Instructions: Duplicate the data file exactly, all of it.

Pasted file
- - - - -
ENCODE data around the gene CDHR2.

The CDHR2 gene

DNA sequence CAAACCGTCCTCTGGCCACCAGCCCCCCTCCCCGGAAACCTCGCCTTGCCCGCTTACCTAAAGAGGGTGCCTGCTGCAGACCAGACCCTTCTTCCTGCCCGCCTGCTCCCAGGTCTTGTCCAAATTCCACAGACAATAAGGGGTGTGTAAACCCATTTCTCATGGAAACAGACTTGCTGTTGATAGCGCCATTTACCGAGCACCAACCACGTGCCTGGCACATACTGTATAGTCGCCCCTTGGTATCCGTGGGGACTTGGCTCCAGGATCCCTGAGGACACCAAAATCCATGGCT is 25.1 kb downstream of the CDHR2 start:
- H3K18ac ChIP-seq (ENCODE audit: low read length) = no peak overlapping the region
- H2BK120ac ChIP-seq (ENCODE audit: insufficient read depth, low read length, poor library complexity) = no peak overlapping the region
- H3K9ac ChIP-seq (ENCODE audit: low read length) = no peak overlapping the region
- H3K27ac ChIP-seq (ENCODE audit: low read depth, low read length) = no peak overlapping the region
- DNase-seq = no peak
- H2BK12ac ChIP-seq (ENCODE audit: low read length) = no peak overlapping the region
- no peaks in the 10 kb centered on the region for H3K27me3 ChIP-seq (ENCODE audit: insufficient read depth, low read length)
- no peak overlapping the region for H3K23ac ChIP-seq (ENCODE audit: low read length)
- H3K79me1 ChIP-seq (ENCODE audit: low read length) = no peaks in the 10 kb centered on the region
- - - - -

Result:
ENCODE data around the gene CDHR2.

The CDHR2 gene

DNA sequence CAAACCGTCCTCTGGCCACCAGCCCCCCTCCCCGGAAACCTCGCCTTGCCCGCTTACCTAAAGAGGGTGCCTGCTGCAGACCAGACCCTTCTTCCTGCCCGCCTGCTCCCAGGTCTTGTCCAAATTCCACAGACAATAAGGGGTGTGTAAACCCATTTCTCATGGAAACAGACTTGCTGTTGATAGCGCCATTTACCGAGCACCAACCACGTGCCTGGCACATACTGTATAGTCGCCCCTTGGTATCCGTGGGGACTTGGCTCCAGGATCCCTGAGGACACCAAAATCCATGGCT is 25.1 kb downstream of the CDHR2 start:
- H3K18ac ChIP-seq (ENCODE audit: low read length) = no peak overlapping the region
- H2BK120ac ChIP-seq (ENCODE audit: insufficient read depth, low read length, poor library complexity) = no peak overlapping the region
- H3K9ac ChIP-seq (ENCODE audit: low read length) = no peak overlapping the region
- H3K27ac ChIP-seq (ENCODE audit: low read depth, low read length) = no peak overlapping the region
- DNase-seq = no peak
- H2BK12ac ChIP-seq (ENCODE audit: low read length) = no peak overlapping the region
- no peaks in the 10 kb centered on the region for H3K27me3 ChIP-seq (ENCODE audit: insufficient read depth, low read length)
- no peak overlapping the region for H3K23ac ChIP-seq (ENCODE audit: low read length)
- H3K79me1 ChIP-seq (ENCODE audit: low read length) = no peaks in the 10 kb centered on the region